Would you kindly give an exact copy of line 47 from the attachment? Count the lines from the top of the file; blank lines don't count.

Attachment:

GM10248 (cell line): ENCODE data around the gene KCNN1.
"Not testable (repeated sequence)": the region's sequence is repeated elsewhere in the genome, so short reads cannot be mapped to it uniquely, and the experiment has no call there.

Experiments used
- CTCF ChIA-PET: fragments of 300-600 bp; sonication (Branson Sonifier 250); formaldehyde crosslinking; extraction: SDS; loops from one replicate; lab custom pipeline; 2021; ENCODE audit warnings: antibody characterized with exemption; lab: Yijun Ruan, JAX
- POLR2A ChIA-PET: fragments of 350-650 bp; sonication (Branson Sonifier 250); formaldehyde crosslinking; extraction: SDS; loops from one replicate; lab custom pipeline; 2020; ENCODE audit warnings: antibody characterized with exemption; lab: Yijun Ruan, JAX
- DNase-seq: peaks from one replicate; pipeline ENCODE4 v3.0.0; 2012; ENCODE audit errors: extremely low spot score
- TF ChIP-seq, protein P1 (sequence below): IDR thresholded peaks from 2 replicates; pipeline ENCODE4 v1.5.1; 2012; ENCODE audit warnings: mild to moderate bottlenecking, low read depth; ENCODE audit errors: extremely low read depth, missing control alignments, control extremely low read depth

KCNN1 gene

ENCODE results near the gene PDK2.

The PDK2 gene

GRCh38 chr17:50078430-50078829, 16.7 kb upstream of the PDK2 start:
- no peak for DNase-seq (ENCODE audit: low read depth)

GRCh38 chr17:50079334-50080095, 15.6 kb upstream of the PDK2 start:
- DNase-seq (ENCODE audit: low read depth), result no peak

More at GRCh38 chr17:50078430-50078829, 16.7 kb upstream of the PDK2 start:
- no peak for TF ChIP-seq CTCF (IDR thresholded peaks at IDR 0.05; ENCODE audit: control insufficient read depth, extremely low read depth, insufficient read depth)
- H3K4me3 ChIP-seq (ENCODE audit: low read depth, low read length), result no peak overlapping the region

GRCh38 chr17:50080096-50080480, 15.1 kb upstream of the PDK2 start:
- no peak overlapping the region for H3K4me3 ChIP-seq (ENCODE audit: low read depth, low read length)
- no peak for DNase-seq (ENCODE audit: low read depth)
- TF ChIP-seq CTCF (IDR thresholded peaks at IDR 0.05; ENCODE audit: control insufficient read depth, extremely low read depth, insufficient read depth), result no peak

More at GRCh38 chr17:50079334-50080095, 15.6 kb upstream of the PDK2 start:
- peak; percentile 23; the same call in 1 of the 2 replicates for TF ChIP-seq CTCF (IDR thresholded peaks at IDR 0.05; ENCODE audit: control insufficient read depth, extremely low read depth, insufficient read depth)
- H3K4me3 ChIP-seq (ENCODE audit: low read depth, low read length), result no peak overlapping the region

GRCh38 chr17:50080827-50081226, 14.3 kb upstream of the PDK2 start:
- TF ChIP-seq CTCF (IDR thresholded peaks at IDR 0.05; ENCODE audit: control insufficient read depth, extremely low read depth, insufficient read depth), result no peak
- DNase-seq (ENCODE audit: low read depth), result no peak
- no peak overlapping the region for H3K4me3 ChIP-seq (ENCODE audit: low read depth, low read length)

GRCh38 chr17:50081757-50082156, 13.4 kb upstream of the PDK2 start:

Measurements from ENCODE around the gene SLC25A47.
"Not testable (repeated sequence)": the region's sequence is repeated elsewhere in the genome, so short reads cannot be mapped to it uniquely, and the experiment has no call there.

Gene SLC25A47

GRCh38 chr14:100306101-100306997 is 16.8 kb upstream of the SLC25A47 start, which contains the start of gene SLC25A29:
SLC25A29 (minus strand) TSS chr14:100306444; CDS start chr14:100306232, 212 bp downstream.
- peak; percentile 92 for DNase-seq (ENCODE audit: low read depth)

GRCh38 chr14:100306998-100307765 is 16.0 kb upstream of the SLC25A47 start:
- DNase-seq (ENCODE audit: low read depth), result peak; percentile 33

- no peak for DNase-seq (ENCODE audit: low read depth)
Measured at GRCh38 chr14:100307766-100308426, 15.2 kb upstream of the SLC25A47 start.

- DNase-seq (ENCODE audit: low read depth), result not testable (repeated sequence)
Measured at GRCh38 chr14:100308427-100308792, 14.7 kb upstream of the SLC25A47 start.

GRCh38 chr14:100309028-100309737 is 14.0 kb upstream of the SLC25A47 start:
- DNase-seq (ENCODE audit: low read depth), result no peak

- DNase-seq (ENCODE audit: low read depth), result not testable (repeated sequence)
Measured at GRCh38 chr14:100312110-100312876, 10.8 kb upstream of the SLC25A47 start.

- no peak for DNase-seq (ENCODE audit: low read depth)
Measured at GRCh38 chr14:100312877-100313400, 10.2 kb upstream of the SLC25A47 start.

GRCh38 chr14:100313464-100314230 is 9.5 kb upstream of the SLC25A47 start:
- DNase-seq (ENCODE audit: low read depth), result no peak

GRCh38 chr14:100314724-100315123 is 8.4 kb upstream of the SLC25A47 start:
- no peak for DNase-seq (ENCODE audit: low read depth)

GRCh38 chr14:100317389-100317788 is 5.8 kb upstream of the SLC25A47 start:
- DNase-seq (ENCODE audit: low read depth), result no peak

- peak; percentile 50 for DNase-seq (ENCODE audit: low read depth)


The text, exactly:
Measured at GRCh38 chr14:100312877-100313400, 10.2 kb upstream of the SLC25A47 start.